There are actually two stories in Room, director Lenny Abrahamson’s adaptation of Emma Donoghue’s best-selling novel about a young woman held captive for seven years in a small shed along with her 5-year-old son, Jack. He’s never stepped a foot outside, never even seen a tree, and she’s taught him from birth that the entire world ends with the four walls that surround him. But when they are miraculously rescued and their world becomes a much bigger place, he has to recalibrate both his reality and the boundaries of his imagination. She has to come to grips with the personal trauma she did her best to ignore while just trying to survive.
Their arcs dove-tail, and both Brie Larson (Short Term 12) and 8-year-old Jacob Tremblay left audiences at the Toronto International Film Festival drying their eyes as the theater lights came up on Sunday night. The 25-year-old actress, who moviegoers might know best as Amy Schumer’s more responsible sister in Trainwreck, delivers a heartwrenching performance that doesn’t have an ounce of capital-A Acting to it. She spent nine months researching the psychology of the role, meeting with trauma counselors, experimenting with silent retreats, and spending weeks at a time isolated in her apartment. Ma, as Jack calls her, is suffering physically, emotionally, and spiritually, but things become even more difficult once they escape. Yet Larson brings to life a crucial quality from Donoghue’s pages that can only be attributed to her own personal essence. “She’s just luminous,” says Abrahamson. “If it were a more angular actress, she may not have delivered that grounded quality.”
Abrahamson wanted Larson after seeing Short Term 12, but finding his Jack was a do-or-die creative decision. Jack is the film’s narrator and arguably the main character. “If we hadn’t found [Jacob], we didn’t have a movie,” says Abrahamson. Casting agents looked all over North America before they discovered the Vancouver native, who’d appeared in Smurfs 2. Abrahamson says four young actors were in the mix but that his mind was made up the moment he met with Tremblay.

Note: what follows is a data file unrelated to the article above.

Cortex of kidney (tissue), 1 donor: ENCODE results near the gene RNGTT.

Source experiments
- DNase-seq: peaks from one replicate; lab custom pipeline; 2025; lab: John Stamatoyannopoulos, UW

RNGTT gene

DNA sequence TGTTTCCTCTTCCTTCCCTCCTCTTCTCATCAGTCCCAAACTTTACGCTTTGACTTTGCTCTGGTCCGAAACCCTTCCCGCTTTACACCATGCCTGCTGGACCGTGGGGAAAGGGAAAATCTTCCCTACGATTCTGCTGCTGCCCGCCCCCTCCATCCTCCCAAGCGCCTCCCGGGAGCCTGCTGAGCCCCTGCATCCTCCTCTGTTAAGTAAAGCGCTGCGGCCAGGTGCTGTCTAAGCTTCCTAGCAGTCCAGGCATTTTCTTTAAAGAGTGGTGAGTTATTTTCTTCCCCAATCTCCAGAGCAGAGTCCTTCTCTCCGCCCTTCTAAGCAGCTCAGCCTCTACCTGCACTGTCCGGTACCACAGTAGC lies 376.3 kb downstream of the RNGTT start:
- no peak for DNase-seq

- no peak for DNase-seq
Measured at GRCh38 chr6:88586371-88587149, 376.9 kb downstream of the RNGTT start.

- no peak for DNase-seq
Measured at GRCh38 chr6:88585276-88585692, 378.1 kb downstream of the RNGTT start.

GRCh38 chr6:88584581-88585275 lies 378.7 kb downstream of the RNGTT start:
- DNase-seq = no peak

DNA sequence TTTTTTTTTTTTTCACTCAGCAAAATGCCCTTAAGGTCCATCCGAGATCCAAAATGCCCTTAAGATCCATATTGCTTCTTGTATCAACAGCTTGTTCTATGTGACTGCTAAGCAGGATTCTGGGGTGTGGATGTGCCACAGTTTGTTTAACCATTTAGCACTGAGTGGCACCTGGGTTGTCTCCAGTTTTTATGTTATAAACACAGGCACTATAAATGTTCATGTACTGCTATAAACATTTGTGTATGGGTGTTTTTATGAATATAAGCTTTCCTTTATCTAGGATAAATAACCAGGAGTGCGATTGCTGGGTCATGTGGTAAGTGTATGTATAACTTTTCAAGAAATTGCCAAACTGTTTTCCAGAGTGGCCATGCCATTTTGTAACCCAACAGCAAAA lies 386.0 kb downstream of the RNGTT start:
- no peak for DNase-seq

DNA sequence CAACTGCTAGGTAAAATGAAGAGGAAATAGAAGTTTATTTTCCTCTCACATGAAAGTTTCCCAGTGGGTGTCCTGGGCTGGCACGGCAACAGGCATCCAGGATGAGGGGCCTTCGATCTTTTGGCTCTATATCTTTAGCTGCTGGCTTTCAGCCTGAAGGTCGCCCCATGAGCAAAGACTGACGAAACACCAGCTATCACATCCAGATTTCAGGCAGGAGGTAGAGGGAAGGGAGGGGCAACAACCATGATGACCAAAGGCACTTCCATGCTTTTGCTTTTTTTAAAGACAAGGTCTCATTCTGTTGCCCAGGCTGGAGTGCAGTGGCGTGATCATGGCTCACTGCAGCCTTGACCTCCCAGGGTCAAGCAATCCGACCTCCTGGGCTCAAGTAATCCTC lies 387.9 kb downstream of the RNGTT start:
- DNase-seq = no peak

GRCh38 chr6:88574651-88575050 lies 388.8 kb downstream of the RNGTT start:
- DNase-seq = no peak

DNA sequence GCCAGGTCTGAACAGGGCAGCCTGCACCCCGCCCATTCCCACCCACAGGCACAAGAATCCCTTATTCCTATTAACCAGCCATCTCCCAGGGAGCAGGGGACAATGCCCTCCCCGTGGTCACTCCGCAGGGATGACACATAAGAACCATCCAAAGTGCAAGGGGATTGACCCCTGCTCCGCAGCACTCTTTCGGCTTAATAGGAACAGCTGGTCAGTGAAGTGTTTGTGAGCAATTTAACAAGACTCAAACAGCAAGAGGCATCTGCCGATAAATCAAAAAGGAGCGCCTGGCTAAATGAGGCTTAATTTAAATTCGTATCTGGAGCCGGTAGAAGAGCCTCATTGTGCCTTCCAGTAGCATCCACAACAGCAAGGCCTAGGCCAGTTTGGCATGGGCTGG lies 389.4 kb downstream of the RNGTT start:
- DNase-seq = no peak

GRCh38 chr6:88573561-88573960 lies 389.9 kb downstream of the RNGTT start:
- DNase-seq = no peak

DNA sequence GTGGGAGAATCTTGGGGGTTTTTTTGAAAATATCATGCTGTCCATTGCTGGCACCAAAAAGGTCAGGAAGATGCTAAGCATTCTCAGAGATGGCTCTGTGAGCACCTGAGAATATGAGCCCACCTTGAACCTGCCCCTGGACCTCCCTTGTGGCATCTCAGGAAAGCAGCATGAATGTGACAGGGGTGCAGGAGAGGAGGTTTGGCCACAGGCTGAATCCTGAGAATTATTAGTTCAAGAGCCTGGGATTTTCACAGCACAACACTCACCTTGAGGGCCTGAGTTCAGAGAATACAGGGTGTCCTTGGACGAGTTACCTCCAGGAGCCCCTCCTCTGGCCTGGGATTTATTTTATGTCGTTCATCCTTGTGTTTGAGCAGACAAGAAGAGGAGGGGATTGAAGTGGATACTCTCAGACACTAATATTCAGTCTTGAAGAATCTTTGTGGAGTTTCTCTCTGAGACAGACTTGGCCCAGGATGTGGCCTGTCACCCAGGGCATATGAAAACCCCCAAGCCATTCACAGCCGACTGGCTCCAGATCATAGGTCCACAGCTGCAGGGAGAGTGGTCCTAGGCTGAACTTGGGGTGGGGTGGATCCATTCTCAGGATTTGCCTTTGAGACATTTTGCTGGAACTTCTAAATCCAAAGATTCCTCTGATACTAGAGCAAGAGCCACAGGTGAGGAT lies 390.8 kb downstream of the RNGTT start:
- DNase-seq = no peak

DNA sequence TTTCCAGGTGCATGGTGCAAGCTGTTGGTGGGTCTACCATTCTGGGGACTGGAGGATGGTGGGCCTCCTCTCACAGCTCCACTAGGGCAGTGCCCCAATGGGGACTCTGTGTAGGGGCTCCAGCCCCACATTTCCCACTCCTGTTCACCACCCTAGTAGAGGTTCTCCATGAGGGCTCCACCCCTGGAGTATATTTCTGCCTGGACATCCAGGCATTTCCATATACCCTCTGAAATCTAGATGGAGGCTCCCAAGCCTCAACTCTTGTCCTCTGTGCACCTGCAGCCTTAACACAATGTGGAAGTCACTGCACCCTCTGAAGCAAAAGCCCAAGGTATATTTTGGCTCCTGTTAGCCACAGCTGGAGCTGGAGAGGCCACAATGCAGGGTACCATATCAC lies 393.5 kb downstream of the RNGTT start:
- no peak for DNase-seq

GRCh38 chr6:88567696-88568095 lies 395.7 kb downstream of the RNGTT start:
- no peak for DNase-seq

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Tremblay was an adorable presence at the post-screening Q&A, getting laughs from the audience when he referred to Larson and Joan Allen, who plays his grandmother, as his “co-workers.” Larson, who spent her teen years babysitting her younger cousins, quickly bonded with Tremblay during pre-production in order to build the mother-son relationship that is the crux of the film. “We would just go in Room every day, just hang out,” Larson said at the panel. “Sometimes Lenny would be there, sometimes he would close the door and just let us be in there. We were able to create a really fun space. We had a really awesome time together. He’s my very good friend, and I enjoy spending time with him.”
The two could be seeing more of each other, perhaps even well past the film’s Oct. 16 theatrical release date. The film drew raves at Telluride, and both actors will likely receive some consideration for awards — as might Donoghue, who penned the screenplay. If nominated, Tremblay could become the youngest Best Actor nominee in 85 years.
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